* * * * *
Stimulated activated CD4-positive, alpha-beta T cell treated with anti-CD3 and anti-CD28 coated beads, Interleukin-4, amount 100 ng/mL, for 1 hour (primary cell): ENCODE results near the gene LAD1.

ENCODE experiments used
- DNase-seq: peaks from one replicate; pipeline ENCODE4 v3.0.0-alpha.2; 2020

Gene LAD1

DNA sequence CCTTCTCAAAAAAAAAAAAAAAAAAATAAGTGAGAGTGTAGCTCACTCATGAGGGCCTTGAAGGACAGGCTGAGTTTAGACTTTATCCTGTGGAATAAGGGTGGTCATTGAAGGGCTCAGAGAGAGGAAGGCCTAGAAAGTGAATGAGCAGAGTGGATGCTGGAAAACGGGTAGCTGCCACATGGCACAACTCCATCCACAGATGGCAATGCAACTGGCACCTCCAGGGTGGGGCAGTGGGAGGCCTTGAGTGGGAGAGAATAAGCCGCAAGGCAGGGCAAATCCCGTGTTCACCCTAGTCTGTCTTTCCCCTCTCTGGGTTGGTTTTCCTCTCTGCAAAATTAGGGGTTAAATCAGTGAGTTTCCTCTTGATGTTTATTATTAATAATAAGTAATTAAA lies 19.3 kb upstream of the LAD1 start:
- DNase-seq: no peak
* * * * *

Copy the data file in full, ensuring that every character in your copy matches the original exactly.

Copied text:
Stimulated activated CD4-positive, alpha-beta T cell treated with anti-CD3 and anti-CD28 coated beads, Interleukin-4, amount 100 ng/mL, for 1 hour (primary cell): ENCODE results near the gene LAD1.

ENCODE experiments used
- DNase-seq: peaks from one replicate; pipeline ENCODE4 v3.0.0-alpha.2; 2020

Gene LAD1

DNA sequence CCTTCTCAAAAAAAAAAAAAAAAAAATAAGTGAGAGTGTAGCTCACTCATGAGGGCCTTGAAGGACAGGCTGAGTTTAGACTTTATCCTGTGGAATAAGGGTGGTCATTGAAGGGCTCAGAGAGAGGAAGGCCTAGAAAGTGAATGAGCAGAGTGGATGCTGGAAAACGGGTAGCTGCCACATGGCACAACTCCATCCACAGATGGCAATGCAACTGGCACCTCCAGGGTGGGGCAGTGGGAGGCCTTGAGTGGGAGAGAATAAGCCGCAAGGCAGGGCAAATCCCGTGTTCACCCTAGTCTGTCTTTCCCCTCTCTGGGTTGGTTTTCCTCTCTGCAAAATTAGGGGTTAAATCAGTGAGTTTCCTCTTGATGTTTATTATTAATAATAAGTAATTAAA lies 19.3 kb upstream of the LAD1 start:
- DNase-seq: no peak